The Rules for Alternative Realities

I have been giving a lot of thought lately to mistakes I might have made in the past.  Let’s not say mistakes; let’s rather say that if I had to make certain choices over again that I made long decades ago, I would have made them differently. And then I wonder what might have happened if I had done this instead of that.

For such speculation, you first have to establish a few ground rules.  It’s all theoretical anyway, so I can’t worry that if I had made different choices my five awesome sons would never have existed.  When I have thought such thoughts before, that realization was always a brick wall that I slammed into.  But we have to understand what we are doing here.  Nothing is really going to change.  It is an exercise in hypotheses, in alternative realities.  Because let’s face it:  I definitely would do things differently if I had to do them all over.  I would make different choices based upon the decades of experiences I have had, the knowledge I have absorbed, the wisdom (hopefully) I have developed.  My life would be radically changed by just one or two deviations in the past, and then that choice would have necessitated another, and another, and so on, until what I would have become…  Well, there’s an interesting speculation.  Would I be basically the same man I am now with only different outward trappings, or would I be a whole new person?

Apart from decisions concerning my children, which are always deal-breakers, my thoughts boil down to two important realities:  my writing, and my need for companionship – in that order.  Writing always figures in the equation, no matter what.  In the past I left some good women behind in the pursuit of my calling as a writer.  Now I realize that I might have compromised and somehow brought one of them along with me; but who knew?

I could have approached my writing in a different way, too.  I felt I had to get out there, live life to the full, to have something worth writing about.  To make that happen, I first hitchhiked to Central America and back.  That wasn’t good enough.  So I hitchhiked across the United States and around Europe.  That still didn’t do the trick.  Finally I headed across the Middle East to India.  Still not enough.  So I did it again.  I didn’t know when to stop.  I had started to pour out words, and I was afraid that if I slowed down, if I came in off the road, that maybe the flow of words would dry up.  I wrote a piece once called “Hitching Up the Alaskan Highway in the Dead of Winter” – it was the epitome of the death-defying road trip.  I never really made that one, but I thought about it a lot.  I imagined that the stranger, the more death-defying, the more off-beat the experience, the more it was worth writing about.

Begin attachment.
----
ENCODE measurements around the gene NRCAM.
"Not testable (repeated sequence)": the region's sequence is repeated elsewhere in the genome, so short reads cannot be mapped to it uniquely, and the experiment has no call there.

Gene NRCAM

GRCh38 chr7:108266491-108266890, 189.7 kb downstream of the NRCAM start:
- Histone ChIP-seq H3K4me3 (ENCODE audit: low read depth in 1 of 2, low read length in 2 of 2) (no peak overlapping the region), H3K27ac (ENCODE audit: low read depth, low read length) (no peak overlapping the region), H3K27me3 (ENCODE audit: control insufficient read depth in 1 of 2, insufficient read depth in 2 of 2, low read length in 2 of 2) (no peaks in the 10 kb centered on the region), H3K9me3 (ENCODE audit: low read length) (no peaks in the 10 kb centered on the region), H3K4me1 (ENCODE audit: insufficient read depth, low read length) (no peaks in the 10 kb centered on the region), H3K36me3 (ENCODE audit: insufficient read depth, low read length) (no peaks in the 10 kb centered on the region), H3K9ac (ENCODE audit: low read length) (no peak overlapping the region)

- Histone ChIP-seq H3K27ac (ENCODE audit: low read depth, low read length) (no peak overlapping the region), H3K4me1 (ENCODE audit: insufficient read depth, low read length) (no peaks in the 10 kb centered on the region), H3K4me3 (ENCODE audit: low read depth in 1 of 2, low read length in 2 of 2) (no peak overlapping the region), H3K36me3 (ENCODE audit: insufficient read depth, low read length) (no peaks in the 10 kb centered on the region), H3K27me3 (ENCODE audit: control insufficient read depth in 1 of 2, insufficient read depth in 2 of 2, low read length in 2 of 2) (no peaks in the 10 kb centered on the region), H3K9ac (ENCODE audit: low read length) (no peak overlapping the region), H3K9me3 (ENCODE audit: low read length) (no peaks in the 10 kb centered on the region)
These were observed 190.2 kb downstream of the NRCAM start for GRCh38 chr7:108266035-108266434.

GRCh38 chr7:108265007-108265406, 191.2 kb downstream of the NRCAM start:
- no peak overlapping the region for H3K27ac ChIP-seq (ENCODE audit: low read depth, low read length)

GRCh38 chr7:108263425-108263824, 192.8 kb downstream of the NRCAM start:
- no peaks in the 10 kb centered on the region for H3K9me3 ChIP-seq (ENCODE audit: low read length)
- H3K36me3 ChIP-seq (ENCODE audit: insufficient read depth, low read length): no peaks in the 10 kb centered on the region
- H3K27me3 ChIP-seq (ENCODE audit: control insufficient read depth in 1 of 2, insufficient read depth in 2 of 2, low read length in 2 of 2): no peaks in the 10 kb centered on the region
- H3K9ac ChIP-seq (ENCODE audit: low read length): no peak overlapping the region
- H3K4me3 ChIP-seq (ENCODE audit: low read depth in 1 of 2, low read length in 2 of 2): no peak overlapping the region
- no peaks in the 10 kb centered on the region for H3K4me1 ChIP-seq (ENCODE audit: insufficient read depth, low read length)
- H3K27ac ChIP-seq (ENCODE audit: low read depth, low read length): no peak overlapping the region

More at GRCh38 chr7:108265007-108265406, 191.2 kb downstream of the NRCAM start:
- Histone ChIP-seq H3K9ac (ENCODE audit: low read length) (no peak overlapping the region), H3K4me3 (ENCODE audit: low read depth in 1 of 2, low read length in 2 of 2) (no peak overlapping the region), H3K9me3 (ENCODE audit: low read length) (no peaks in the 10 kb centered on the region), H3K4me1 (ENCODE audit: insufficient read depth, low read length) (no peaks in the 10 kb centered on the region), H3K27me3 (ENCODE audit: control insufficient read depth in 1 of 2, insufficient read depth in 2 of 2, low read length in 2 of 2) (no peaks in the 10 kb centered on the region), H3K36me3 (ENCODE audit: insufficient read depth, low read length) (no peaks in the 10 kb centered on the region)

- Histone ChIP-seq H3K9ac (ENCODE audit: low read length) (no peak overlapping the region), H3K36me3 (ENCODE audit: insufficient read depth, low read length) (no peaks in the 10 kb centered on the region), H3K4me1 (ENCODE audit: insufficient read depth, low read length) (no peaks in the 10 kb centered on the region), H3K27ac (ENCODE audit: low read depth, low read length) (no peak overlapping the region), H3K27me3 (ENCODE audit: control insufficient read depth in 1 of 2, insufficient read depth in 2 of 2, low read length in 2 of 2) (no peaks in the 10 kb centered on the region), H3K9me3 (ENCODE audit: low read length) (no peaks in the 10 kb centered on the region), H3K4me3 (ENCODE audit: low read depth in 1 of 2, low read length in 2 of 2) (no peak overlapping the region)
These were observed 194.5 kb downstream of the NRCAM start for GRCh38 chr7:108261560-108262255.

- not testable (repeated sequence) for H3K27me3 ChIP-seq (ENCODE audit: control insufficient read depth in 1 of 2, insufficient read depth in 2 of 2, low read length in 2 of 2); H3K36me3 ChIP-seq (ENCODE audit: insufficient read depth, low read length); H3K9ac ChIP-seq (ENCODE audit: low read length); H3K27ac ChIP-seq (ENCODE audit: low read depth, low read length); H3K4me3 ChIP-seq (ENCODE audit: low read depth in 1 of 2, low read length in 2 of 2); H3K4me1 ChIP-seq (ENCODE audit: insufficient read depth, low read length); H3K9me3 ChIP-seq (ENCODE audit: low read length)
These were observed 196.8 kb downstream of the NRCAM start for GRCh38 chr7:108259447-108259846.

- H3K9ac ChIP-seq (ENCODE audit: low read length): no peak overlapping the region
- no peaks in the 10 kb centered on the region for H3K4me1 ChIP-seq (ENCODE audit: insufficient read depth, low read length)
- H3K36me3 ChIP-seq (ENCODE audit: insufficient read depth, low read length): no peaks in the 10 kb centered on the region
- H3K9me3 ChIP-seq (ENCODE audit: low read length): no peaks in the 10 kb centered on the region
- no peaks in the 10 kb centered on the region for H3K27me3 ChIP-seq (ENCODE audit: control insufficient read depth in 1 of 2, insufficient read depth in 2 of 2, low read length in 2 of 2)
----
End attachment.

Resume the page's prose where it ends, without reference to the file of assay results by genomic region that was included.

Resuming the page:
Now I realize that I can write about anything.  Now I realize that you don’t even need to leave your back yard to soar to distant galaxies in the realm of the imagination.  Back then I didn’t get it.  It was like a phase I was passing through.  That’s one of the specific things I have been thinking about lately.  Maybe I should have come in out of the cold.  Maybe I should have gotten off the road earlier.  I had plenty of opportunities.  I mean, I know that life is one great road journey, in a sense, but if I had settled (relatively at least) somewhere along the way, perhaps I would have established myself professionally as a writer earlier.  Perhaps things would have been easier and I wouldn’t have found myself struggling so much so late in the game.

But then I come to the second rule of alternative realities:  if I had made different choices, things might have gone differently and I might be in a different situation now, but that doesn’t mean that things would be better.  I am still a flawed human being, after all, as are you, and as whoever I might have settled down with would have been as well.  Things might have turned out worse – possibly much worse, who knows?

In the end, this is the reality that I am stuck with, for better or for worse.  All I can do is use the wisdom I have accumulated to make better choices now.  As for the past…  Well, believe it or not, it gave me peace of mind to think that if I had the choices to make again I would make better ones.  It shows me that I have developed, I have grown, I have learned a few things.  And it gives me more confidence to make better choices up the road.  Longing for the past is a fool’s game, because it’s not going to happen.  Factoring lessons from the past into future decision-making is different.  That is using the past as a strength instead of a weakness.

So I allow myself these daydreams now and again, these speculations about what might have been.  After all, profound past experiences are worth recollecting.  It’s like an energy bar that never gets consumed, that peps up your spirit continually.  Our pasts are like gold mines of experiences.  Why not enjoy the riches?  I can tell you, setting out on the road with a wad of cash in your pocket is much better than setting out empty.  What’s past is past, sure, but it’s also what fuels and directs you into the future.

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